oppn parties Jet Airways: Nosediving Into Uncertainty

News Snippets

  • Rain deficit seen in India in january for the first time in 5 years
  • Heavy snowfall disrupts life in J&K, Himachal and Uttarakhand
  • Centre says Teesta Setalvad's politics is divisive and opposes her plea on conversion law
  • The ASI who shot and killed Odisha health minister Naba Kishor Das might have done so to extract revenge as the minister had rebuffed him
  • Law minister Kiren Rijiju says pleas against BBC documentary are a waste of court's precious time
  • Self-styled godman Asaram held guilty of rape and sodomy. he is already serving life term for another conviction in a rape case
  • Supreme Court to hear pleas against the ban on BBC documentary on Gujarat riots and Prime Minister Modi
  • Adani Enterprises FPO subscribed just 3% in 2 days
  • Hindenburg slams Adani response to its report, says nationalism cannot be an excuse for fraud
  • Gold hits new high in India: traded at Rs 57149 per 10 gms
  • Adani Group companies continue to bleed although Adani Enterprises reversed the trend to gain on Monday
  • Markets end positive after a highly volatile session on Monday: Sensex gains 169 points to 59500 and Nifty 44 points to 17648
  • Satellite images show significant increase in night lights in India with some states growing at 43% in 10 years and some even 400%. Economists consider this as indicator of growth
  • Bombay HC has ruled that there will be no parole for TADA victims in Maharashtra
  • Courts handed out the death sentence to 165 accused in 2022, the highest in 40 years
Investors lose Rs 5.6 lakh crore as Adani Group companies lose 29% market value in three days and the carnage is continuing
oppn parties
Jet Airways: Nosediving Into Uncertainty

By A Special Correspondent
First publised on 2019-04-19 08:29:33

For the first time in recent memory, lending banks acted with great sagacity and hard-nosed business sense by refusing to provide emergency funds to keep the sinking Jet Airways afloat. If they had provided the funds, it would have been a classic case of throwing good money after bad. There is little chance of the lenders recovering their debt without taking a substantial haircut (reports suggest it could be in the region of 80%). In this scenario, lending Rs 400cr of emergency funds would have been extremely foolhardy.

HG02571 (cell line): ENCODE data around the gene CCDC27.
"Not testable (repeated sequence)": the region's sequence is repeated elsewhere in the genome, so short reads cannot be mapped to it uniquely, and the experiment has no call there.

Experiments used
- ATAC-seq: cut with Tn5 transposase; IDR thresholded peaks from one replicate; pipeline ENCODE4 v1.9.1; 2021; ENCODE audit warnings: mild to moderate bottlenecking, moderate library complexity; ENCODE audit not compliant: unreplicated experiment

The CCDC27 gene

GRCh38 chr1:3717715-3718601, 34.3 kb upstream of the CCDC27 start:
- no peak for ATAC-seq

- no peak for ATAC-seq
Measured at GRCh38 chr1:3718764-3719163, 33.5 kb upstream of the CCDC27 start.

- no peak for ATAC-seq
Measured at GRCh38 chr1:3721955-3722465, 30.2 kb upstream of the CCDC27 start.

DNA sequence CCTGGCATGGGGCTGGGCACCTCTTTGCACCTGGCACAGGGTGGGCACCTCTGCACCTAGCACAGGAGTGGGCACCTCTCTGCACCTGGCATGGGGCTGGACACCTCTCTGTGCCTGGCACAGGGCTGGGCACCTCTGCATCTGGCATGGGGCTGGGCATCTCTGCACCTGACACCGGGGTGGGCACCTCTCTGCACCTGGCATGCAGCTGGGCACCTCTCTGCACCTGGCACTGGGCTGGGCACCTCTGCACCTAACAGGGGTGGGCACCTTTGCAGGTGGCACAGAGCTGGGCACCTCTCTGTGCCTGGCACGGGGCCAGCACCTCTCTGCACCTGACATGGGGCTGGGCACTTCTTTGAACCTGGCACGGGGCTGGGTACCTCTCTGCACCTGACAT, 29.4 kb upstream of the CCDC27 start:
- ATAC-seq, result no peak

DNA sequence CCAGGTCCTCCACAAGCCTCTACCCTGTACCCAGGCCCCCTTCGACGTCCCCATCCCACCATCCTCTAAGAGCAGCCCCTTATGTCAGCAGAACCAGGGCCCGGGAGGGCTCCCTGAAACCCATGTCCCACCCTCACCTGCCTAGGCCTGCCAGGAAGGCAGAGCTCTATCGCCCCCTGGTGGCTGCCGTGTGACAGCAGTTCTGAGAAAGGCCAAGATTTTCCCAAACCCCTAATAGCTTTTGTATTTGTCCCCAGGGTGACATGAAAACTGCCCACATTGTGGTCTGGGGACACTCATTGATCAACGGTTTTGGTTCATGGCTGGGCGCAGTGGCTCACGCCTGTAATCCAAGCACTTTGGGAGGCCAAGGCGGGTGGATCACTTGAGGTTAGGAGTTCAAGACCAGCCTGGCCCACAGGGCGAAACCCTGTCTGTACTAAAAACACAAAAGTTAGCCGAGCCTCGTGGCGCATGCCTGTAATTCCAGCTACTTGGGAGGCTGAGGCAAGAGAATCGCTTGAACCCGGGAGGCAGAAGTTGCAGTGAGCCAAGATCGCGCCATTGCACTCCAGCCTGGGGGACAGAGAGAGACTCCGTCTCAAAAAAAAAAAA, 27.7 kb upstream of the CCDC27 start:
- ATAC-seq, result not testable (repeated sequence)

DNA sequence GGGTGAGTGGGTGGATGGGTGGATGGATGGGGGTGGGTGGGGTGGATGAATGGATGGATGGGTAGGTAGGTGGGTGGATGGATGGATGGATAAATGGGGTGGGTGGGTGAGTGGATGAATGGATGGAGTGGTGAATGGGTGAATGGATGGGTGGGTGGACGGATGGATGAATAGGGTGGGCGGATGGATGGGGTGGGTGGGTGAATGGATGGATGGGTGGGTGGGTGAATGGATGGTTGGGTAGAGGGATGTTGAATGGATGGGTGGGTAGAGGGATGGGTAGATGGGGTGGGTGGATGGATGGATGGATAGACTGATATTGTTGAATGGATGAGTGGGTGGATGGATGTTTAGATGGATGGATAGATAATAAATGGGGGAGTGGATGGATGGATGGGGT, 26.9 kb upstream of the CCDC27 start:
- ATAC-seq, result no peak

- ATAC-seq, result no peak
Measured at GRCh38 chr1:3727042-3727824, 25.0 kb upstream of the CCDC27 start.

The troubles being faced by Jet Airways are a result of mismanagement. It is common knowledge that margins in India’s aviation industry are wafer-thin. Was there any justification then for Jet to make selling and general expenses of 15-17%, especially when Indigo was doing a better job than it by spending just 2-3% under those heads? With the price of aviation fuel making up nearly half of their costs and with airlines having no control over it, they have to curtail other expenses to shore up margins. The Centre can also help by reducing some levies and airport charges which are among the highest in the world.

The lenders have called for Expression of Interest (EOI) from prospective bidders to offload their investment. But one feels that the condition Jet is in, there will be little or no interest from buyers and even if they show interest, it will be at a price that will not be acceptable to lenders. The lenders made a huge mistake by letting things come to such a pass, especially when the financial troubles of Jet were known as early as from September 2018. As time will pass, it will become more difficult to find a buyer as Jet’s slots and other benefits will be passed on to other airlines, making it even less attractive to suitors.

Not many tears need to be shed for the collapse of Jet Airways. Some of the employees will obviously face hardships but the planes will be leased by other airlines and the slots will be reallocated. After a period of uncertainty and jump in ticket prices, things are likely to return to normal. The only fear is that if Indigo, which already has a 43% market share, gets to dominate the skies, it will kill competition and fliers will suffer. Hence, it is imperative that the government stops subsidizing Air India with the hard earned money of the taxpayers and relaxes the norms for privatizing it. Further, to prevent more such collapses, airlines should take a more pragmatic stand on ticket pricing to bring margins to a level where they can sustain operations.